Last semester, the College offered free COVID-19 testing to all students living off campus in the Brunswick area. The program was established in partnership with Mid Coast Hospital to help keep Brunswick safe, recognizing that off-campus students would interact with the greater community at grocery stores and other essential businesses. This spring, however, the off-campus testing program has been discontinued, leaving dozens of students living in Brunswick without campus privileges questioning why.
“They never gave us a specific reason for why they were stopping it,” said Brynne Wicklund ’21, who is living in a house with a group of seniors in Brunswick, in a phone interview with the Orient.. “We thought [the program] was all about protecting the community, and we were totally on board with [that]. But [Bowdoin] never really communicated a reason why [the program] was going to end. It just didn’t really make sense.
Last semester Cecilia de Havenon ’21 also took part in the off-campus testing program, which allowed her house to create a consistent testing cycle throughout the fall.
“My roommates and I spread it out so that one of us would hand in our tests on Mondays, one of us would hand in our tests on Wednesdays and then one of us would hand in another test on Fridays, so it was kind of covered throughout the week,” de Havenon said in a Zoom interview with the Orient.
Through a partnership between the Maine Department of Health and Human Services, the State of Maine is providing a “swab and send”PCR test at Mid Coast-Parkview Hospital free of charge without an order from a provider or a rapid antigen test at Walgreens in Topsham. However, the program’s cancellation this semester has made navigating testing significantly more challenging. Like Wicklund, de Havenon and her roommates have had to find other, less efficient options for testing.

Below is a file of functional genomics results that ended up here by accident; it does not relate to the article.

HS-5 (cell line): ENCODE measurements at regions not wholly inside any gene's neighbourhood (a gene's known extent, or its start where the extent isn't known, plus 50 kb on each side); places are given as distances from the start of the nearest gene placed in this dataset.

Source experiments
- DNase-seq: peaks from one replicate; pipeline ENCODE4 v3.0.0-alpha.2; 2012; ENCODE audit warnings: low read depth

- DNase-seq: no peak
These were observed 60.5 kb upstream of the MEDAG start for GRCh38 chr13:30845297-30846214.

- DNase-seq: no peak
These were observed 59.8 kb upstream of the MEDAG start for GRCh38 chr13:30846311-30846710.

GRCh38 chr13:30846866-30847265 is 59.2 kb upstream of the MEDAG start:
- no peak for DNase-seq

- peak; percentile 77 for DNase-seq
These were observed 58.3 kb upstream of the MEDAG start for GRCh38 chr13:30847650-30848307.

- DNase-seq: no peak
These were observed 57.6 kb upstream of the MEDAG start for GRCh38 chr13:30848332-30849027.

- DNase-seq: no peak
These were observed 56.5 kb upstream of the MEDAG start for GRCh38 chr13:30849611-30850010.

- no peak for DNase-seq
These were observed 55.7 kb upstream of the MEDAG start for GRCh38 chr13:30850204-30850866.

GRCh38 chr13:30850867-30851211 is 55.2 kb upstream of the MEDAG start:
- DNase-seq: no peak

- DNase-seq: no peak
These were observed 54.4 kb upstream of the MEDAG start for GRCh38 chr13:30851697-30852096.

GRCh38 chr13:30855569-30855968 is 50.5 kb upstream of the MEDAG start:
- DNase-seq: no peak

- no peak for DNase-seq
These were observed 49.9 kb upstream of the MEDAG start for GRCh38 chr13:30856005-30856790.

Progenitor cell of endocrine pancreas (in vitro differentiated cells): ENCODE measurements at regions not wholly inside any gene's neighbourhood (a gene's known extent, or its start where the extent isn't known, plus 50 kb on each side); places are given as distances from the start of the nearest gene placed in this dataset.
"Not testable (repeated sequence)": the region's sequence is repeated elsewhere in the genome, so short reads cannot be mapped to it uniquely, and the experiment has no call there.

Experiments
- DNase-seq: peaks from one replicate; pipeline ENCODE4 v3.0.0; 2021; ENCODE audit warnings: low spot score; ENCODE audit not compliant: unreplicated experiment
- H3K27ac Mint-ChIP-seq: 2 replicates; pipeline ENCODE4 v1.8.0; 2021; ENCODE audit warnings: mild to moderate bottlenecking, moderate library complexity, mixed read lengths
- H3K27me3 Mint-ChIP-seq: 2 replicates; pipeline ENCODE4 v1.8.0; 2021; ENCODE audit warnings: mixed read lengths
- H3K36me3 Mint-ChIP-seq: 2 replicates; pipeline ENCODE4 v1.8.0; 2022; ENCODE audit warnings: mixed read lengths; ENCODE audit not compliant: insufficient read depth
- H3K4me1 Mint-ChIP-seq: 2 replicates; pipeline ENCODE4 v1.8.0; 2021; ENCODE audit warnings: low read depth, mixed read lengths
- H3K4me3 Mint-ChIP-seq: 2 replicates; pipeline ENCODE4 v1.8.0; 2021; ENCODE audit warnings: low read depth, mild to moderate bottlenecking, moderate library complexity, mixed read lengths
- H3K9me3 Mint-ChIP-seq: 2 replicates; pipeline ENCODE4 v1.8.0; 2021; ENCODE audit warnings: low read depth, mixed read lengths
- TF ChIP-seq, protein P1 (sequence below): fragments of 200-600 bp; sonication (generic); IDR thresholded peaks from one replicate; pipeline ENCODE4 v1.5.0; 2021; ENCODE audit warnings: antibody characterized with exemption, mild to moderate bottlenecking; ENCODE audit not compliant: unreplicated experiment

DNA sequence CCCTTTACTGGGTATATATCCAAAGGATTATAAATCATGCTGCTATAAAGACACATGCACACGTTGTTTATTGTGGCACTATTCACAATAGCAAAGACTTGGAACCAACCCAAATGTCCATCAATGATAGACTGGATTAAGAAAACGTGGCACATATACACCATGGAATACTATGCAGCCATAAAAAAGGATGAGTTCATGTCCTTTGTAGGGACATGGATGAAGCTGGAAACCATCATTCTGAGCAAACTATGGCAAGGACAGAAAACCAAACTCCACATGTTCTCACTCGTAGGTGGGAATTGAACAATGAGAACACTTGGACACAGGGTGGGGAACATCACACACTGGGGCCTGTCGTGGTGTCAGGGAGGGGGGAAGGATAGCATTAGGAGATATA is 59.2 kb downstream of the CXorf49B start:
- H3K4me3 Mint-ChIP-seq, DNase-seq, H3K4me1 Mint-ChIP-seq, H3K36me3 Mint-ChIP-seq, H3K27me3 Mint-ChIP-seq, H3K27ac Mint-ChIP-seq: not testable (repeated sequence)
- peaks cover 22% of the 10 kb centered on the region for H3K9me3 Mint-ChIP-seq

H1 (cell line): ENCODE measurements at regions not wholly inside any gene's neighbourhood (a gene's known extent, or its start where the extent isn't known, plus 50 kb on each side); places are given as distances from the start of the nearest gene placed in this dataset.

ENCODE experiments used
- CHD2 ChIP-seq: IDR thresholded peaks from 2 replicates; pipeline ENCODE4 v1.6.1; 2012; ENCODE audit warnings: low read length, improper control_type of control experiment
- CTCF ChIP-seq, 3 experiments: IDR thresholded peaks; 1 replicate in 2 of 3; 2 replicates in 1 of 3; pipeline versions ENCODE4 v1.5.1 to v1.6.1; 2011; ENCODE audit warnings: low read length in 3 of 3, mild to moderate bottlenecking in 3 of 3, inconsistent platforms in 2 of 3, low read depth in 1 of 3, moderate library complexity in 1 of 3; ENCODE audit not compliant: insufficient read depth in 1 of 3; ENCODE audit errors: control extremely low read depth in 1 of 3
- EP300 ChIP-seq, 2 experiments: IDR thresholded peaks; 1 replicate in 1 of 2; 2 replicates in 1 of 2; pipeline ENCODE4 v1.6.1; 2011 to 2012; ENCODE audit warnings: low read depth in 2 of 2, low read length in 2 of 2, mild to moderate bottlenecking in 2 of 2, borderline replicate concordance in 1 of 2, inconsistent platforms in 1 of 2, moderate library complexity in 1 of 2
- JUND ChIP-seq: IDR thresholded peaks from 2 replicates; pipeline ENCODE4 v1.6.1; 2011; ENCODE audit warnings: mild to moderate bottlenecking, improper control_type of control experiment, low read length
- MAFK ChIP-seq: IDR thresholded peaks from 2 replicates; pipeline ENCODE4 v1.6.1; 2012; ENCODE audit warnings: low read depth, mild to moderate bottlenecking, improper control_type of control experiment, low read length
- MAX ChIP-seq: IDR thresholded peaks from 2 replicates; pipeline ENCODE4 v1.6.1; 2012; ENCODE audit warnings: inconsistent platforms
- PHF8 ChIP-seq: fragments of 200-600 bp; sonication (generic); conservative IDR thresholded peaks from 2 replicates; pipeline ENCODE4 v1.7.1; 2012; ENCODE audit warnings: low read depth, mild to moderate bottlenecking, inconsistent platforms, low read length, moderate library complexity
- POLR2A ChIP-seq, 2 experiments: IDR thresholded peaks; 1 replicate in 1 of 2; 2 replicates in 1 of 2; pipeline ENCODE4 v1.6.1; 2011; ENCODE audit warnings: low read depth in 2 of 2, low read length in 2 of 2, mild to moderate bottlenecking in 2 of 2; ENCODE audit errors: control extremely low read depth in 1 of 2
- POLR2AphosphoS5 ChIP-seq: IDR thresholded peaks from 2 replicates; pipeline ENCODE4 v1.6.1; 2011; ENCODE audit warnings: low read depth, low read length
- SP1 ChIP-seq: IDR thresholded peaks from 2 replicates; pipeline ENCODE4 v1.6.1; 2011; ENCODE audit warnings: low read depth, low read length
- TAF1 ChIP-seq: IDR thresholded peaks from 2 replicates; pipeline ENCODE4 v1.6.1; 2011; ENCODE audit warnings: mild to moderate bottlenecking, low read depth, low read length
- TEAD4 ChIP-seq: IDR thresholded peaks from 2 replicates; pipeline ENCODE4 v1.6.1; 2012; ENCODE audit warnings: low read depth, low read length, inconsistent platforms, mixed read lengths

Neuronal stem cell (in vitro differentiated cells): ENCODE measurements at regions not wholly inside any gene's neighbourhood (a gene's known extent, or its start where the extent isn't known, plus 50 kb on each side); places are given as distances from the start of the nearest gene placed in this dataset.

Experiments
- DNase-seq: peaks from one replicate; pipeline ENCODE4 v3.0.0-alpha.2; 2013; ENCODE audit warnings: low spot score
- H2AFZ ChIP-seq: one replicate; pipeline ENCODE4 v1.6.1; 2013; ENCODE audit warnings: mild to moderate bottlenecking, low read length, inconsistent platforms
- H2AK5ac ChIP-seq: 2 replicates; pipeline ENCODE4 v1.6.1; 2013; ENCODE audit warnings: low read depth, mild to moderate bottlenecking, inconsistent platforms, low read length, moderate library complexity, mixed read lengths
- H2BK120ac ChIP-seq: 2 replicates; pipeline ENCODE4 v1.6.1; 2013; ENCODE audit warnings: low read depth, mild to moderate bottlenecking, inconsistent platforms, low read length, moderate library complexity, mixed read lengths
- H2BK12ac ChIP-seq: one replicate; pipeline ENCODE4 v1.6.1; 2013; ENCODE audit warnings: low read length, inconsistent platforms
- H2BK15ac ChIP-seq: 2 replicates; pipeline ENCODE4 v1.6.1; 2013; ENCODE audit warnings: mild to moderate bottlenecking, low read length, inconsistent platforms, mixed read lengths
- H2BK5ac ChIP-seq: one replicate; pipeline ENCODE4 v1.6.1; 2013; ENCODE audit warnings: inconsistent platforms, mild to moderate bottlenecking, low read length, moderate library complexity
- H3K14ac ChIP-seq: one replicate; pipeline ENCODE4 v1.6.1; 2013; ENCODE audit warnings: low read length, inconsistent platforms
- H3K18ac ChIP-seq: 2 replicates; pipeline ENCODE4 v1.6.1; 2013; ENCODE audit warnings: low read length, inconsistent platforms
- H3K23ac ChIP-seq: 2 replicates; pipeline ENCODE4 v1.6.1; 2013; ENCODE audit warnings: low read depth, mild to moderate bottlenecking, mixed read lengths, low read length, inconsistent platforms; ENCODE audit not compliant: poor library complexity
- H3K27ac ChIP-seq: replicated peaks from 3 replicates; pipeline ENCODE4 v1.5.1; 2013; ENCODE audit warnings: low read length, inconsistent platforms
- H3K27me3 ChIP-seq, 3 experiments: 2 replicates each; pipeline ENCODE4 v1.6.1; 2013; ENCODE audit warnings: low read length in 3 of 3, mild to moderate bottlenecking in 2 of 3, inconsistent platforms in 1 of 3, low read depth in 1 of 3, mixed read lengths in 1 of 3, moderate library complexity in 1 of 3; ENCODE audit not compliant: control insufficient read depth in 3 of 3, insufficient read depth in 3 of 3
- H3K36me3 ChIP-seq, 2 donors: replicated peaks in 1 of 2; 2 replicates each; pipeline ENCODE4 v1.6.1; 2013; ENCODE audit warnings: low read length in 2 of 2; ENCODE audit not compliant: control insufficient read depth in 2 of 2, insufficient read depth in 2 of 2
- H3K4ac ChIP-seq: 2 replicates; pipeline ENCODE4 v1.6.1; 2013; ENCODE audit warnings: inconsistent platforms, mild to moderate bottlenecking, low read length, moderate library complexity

“We’ve been trying to do rapid testing at Walgreens, which is free … it’s just through the drive-thru pharmacy,” de Havenon said. “But, as we know … rapid testing isn’t as accurate as PCR testing, so it’s not as easy as it would be at Bowdoin … and sometimes there aren’t spots.”
On its “Resources for Students Studying Remotely” webpage, the College recognizes the challenges students living off-campus in the Brunswick area might face trying to find access to regular testing.
“We are using on-campus testing as a precautionary measure this semester (i.e., we are using it for pre-symptomatic screening). This is likely not a logistically feasible approach if you are living off campus,” reads the webpage. “Testing on its own is not a panacea, and you may not be able to get tested in a regular, consistent manner given local availability of tests.”
“It is important to note that testing does not keep people safe,” Director of Residential and Student Life and COVID-19 Resource Coordinator Mike Ranen wrote in an email to the Orient. “Testing on campus is used to monitor and mitigate outbreaks, but it is people’s actions that keep our community safe, including facial coverings, good hygiene and social distancing. Our students, both on- and off-campus, appear to understand this and are following public health guidelines to keep our communities safe.”